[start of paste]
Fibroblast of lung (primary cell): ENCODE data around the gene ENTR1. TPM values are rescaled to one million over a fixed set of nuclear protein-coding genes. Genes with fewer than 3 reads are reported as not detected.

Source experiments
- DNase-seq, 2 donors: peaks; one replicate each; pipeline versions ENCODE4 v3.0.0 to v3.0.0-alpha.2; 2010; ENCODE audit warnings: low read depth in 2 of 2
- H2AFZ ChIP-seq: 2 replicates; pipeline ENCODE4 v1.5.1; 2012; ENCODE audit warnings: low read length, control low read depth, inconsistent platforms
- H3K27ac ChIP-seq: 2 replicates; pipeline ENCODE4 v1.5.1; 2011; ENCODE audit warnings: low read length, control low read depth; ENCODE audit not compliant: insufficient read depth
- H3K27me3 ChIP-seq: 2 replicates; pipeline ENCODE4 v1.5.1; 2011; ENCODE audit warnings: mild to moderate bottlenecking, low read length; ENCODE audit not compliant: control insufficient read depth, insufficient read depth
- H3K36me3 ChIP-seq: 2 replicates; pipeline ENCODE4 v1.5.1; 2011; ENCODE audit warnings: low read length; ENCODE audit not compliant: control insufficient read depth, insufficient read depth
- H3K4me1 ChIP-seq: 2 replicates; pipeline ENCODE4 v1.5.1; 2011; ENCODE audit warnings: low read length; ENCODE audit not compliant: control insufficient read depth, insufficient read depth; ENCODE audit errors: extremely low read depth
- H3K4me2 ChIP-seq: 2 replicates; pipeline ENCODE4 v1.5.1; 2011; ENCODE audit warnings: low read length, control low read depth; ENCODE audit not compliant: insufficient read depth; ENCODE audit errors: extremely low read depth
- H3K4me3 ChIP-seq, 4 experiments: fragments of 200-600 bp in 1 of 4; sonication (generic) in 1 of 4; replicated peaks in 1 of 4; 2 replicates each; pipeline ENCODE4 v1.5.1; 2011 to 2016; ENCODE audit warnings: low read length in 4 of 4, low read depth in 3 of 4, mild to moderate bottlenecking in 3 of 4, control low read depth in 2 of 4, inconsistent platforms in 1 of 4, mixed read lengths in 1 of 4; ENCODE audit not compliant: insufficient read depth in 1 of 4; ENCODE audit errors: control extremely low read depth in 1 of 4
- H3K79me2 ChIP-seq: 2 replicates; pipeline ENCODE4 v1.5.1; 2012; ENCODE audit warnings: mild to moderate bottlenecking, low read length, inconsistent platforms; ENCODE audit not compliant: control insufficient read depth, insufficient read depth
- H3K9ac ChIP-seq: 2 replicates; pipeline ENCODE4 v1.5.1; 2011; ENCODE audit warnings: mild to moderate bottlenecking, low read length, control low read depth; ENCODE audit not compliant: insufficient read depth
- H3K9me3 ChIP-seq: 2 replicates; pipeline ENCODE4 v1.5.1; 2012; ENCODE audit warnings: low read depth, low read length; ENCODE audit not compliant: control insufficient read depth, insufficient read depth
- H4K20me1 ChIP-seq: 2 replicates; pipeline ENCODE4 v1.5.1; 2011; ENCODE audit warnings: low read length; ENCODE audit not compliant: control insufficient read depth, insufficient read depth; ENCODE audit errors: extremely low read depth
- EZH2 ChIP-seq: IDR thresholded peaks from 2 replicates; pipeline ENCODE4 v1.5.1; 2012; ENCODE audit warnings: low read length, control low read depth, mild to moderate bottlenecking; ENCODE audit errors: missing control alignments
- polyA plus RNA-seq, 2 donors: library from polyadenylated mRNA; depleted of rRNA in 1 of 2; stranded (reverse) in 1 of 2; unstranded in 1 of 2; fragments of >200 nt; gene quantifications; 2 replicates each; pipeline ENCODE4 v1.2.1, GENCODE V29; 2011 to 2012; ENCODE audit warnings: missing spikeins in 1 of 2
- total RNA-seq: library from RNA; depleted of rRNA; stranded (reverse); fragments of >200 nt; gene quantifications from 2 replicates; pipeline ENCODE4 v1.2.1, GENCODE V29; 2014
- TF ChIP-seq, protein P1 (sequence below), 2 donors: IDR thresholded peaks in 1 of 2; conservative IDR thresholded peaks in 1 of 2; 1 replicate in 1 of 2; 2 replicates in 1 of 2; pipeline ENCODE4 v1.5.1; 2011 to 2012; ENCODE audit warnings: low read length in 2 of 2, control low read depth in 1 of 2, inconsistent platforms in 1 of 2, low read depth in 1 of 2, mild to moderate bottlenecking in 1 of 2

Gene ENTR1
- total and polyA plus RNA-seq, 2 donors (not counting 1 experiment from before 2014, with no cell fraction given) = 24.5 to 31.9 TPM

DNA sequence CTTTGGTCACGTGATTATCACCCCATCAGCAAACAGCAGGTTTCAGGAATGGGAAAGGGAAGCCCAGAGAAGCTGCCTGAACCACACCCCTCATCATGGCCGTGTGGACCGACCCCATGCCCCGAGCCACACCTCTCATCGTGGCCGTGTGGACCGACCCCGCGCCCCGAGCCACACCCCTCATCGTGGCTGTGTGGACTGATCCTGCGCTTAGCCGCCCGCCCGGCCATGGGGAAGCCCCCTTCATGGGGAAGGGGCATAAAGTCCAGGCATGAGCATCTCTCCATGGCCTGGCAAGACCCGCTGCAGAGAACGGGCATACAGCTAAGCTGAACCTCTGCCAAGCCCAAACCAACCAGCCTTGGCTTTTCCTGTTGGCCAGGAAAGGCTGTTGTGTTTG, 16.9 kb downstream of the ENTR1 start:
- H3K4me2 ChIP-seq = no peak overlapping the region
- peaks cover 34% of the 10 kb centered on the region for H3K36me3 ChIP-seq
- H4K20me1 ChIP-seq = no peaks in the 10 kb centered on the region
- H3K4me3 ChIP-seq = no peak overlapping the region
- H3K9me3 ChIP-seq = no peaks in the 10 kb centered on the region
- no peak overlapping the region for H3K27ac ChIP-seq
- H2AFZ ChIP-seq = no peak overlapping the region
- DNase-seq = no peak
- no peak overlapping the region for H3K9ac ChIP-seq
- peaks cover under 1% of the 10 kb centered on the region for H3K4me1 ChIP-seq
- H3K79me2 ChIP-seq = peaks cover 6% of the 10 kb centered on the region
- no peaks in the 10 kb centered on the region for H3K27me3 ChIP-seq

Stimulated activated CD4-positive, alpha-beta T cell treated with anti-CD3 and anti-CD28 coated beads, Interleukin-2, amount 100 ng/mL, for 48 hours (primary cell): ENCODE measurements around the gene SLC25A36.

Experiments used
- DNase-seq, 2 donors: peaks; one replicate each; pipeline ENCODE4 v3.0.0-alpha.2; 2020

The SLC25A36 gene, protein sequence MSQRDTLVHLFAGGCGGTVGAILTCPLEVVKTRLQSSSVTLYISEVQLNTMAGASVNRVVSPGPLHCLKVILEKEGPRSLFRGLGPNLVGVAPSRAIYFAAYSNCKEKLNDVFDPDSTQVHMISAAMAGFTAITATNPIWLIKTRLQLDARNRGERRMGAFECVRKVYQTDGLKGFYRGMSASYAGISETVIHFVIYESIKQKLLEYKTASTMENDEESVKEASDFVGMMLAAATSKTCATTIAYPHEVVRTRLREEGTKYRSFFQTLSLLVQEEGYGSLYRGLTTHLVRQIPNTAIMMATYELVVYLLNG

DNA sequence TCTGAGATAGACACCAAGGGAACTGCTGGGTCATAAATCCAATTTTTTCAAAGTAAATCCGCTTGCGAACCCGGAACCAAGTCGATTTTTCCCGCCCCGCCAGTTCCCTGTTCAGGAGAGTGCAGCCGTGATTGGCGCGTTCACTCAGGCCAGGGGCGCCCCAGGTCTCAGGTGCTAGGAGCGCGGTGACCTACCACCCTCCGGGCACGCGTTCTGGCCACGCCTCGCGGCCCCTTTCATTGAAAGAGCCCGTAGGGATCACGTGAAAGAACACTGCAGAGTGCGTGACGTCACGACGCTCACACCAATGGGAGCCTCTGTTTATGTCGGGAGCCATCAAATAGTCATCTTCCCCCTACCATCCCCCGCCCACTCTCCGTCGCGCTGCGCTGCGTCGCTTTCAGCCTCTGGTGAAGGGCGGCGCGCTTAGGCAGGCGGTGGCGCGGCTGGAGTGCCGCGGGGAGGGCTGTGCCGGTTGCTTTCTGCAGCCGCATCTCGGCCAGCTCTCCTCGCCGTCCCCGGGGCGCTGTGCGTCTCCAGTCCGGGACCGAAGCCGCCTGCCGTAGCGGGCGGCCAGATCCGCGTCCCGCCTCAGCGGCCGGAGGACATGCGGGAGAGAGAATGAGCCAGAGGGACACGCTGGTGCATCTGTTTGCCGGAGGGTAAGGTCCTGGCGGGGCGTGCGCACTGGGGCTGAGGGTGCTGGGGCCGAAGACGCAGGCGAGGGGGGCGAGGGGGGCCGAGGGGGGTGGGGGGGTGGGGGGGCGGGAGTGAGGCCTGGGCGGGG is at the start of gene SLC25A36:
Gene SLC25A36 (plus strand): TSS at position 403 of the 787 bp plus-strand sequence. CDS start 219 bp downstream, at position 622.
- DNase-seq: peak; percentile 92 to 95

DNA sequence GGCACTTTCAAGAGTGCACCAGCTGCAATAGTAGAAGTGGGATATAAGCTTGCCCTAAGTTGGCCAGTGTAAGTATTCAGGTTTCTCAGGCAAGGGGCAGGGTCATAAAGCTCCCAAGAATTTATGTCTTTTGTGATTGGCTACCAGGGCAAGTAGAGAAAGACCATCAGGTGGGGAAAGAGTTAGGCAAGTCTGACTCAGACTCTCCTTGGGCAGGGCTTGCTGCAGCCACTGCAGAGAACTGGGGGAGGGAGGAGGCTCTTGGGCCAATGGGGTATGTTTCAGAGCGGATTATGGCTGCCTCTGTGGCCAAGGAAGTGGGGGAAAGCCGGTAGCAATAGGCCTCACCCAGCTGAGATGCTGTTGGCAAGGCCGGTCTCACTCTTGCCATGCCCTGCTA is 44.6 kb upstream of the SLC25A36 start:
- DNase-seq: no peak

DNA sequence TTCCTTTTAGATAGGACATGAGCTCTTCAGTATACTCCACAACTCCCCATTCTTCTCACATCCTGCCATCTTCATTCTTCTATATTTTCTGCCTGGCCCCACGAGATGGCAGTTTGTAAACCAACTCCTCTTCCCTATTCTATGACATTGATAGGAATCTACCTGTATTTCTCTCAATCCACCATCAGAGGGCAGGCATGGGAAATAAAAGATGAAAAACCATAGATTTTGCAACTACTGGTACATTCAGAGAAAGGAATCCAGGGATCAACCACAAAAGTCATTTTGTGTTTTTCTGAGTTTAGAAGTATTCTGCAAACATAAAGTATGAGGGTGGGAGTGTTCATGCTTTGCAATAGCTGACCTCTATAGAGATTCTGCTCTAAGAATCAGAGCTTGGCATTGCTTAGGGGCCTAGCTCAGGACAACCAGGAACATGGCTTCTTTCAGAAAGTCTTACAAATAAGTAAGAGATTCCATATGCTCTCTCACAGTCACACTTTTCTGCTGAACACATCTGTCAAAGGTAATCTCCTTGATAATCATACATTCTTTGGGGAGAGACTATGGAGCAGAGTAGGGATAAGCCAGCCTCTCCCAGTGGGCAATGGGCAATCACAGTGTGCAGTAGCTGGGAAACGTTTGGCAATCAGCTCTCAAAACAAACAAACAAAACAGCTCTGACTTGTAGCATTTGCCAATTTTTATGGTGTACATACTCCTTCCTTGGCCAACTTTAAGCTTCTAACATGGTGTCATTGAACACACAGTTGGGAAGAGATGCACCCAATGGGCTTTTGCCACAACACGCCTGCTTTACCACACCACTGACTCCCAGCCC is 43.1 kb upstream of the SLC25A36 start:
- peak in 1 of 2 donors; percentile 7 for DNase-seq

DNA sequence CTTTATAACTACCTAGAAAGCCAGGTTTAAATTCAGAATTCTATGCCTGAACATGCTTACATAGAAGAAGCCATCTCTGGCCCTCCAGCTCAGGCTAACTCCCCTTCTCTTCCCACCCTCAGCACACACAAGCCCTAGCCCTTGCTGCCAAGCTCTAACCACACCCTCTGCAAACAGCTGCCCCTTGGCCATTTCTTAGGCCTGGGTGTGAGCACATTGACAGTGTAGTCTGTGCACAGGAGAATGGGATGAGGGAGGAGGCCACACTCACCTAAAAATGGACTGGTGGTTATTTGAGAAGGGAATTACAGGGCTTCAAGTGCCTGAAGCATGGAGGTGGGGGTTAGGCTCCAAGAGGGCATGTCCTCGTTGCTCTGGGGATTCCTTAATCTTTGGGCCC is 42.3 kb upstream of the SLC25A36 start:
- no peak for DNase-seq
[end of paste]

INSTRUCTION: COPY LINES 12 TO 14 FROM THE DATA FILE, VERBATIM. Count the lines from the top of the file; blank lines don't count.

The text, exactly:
- H3K9ac ChIP-seq: 2 replicates; pipeline ENCODE4 v1.5.1; 2011; ENCODE audit warnings: mild to moderate bottlenecking, low read length, control low read depth; ENCODE audit not compliant: insufficient read depth
- H3K9me3 ChIP-seq: 2 replicates; pipeline ENCODE4 v1.5.1; 2012; ENCODE audit warnings: low read depth, low read length; ENCODE audit not compliant: control insufficient read depth, insufficient read depth
- H4K20me1 ChIP-seq: 2 replicates; pipeline ENCODE4 v1.5.1; 2011; ENCODE audit warnings: low read length; ENCODE audit not compliant: control insufficient read depth, insufficient read depth; ENCODE audit errors: extremely low read depth